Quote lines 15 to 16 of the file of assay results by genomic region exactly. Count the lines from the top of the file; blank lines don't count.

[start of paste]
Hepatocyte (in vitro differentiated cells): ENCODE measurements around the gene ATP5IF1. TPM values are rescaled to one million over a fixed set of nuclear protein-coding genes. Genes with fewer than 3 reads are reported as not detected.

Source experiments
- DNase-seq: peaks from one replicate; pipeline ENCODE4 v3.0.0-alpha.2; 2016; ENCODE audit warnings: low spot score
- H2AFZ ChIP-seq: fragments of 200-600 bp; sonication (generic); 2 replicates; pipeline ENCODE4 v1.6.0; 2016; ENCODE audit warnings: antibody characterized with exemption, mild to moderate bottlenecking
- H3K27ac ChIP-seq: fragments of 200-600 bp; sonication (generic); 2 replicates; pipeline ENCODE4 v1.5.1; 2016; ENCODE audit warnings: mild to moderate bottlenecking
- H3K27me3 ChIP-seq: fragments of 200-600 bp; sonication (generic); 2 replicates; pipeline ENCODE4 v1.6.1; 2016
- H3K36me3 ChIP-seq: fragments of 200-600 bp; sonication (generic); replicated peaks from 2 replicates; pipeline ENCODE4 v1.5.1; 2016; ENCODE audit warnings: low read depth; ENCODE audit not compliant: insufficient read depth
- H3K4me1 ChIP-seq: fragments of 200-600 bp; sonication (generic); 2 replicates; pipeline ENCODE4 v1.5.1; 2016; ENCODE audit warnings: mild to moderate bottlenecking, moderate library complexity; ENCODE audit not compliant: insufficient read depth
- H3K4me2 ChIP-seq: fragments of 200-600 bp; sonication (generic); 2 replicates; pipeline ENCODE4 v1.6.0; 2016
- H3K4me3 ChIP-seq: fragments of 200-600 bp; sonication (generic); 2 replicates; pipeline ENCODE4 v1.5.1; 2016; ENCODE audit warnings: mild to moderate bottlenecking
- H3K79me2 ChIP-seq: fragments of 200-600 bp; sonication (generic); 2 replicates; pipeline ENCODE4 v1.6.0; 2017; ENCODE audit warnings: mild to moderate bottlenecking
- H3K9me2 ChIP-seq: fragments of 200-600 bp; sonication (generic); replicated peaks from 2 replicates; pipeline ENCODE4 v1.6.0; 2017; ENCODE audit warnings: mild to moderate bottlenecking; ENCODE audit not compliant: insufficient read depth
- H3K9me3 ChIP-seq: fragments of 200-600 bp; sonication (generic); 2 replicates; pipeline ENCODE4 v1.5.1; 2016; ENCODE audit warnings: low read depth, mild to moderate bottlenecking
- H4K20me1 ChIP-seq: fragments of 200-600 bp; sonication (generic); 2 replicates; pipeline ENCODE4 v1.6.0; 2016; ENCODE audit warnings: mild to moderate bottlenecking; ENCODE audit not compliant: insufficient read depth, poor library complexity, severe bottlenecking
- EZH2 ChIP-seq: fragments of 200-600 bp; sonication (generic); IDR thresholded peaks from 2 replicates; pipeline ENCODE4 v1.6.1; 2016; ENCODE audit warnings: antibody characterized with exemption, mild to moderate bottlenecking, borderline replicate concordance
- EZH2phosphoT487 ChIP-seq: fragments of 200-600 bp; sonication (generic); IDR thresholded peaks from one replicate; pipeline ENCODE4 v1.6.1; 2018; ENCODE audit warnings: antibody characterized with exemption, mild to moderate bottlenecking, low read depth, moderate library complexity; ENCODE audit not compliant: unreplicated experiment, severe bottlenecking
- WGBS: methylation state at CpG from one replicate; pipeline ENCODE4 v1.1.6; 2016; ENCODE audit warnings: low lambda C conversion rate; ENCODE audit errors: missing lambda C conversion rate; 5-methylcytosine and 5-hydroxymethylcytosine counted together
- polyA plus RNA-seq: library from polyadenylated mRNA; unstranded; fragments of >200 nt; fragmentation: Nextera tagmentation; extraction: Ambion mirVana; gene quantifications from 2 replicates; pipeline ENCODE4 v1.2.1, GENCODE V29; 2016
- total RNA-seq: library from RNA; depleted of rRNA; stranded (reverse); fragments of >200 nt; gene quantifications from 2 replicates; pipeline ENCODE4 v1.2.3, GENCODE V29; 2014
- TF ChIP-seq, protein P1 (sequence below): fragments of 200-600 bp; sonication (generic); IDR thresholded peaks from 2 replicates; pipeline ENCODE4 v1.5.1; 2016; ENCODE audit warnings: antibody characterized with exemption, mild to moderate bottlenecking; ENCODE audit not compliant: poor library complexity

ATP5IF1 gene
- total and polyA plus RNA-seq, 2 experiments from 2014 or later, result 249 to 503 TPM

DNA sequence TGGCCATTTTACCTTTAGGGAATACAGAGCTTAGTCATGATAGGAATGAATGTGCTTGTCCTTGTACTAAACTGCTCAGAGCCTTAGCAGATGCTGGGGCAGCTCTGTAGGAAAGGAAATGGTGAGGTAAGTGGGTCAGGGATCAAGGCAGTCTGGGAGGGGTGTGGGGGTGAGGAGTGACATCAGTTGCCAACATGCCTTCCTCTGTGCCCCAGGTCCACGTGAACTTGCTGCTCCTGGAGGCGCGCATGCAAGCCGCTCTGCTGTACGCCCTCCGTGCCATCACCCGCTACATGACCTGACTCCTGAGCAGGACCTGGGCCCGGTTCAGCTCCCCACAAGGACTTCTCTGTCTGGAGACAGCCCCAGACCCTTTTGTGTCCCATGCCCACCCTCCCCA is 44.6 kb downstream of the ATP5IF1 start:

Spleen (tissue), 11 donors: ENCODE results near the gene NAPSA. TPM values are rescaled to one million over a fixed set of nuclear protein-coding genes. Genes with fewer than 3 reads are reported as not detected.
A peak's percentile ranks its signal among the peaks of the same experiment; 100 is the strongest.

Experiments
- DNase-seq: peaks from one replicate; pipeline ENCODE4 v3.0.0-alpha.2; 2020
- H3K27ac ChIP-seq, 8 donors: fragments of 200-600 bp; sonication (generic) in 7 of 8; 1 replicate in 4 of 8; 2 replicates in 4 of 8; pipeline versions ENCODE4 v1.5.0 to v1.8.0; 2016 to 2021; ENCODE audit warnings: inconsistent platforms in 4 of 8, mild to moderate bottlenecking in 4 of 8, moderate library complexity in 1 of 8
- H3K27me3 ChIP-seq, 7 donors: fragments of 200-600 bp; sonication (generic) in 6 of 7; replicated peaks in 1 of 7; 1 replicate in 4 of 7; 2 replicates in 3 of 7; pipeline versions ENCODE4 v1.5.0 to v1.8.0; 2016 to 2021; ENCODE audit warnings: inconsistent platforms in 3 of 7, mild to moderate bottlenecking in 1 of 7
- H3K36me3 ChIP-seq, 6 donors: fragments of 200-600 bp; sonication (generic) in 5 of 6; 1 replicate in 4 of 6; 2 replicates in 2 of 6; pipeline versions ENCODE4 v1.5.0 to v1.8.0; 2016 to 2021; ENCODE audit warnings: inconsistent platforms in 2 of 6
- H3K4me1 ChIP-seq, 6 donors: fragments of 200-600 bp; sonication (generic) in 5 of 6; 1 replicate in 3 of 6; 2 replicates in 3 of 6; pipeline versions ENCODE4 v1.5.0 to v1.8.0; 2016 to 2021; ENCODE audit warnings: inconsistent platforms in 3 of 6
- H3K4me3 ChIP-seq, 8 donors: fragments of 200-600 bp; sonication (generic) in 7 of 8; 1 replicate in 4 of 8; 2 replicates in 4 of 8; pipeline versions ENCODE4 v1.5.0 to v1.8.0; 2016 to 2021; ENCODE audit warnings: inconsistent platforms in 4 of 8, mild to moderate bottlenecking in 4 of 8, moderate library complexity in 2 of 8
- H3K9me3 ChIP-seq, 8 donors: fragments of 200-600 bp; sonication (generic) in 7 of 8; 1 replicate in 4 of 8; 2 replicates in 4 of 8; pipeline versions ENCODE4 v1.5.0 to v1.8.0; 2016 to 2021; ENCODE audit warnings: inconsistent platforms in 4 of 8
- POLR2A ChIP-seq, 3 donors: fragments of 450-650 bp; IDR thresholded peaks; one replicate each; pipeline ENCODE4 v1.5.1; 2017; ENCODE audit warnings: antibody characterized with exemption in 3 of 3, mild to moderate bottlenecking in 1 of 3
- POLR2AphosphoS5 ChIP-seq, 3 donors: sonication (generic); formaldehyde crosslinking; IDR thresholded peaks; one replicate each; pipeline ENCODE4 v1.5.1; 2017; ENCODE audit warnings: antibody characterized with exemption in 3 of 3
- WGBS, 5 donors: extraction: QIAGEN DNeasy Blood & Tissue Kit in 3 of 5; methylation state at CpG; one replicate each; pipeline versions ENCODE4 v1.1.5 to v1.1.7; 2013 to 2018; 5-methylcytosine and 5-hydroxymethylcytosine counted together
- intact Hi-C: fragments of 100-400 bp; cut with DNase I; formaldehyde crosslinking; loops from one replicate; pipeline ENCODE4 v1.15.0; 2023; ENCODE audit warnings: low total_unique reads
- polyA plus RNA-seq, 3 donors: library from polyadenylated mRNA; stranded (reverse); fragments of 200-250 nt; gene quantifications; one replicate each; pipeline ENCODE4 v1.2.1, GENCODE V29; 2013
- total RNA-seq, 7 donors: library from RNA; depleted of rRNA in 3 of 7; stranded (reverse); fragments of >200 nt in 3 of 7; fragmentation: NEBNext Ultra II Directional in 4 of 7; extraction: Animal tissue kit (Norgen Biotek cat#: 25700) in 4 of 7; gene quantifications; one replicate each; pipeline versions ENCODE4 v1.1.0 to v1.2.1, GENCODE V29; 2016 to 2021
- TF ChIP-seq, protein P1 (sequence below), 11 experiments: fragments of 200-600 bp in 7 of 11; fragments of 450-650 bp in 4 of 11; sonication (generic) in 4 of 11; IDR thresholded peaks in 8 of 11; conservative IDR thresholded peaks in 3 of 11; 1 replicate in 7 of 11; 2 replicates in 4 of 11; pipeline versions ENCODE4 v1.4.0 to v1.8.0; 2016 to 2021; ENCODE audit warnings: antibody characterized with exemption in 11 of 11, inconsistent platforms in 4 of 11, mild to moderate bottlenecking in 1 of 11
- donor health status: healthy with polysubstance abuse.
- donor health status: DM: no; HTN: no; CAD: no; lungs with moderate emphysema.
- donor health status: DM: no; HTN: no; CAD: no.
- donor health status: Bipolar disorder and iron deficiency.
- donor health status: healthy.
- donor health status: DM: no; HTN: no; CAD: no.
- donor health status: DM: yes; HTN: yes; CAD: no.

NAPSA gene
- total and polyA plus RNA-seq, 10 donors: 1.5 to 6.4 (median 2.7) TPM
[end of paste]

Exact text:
- EZH2 ChIP-seq: fragments of 200-600 bp; sonication (generic); IDR thresholded peaks from 2 replicates; pipeline ENCODE4 v1.6.1; 2016; ENCODE audit warnings: antibody characterized with exemption, mild to moderate bottlenecking, borderline replicate concordance
- EZH2phosphoT487 ChIP-seq: fragments of 200-600 bp; sonication (generic); IDR thresholded peaks from one replicate; pipeline ENCODE4 v1.6.1; 2018; ENCODE audit warnings: antibody characterized with exemption, mild to moderate bottlenecking, low read depth, moderate library complexity; ENCODE audit not compliant: unreplicated experiment, severe bottlenecking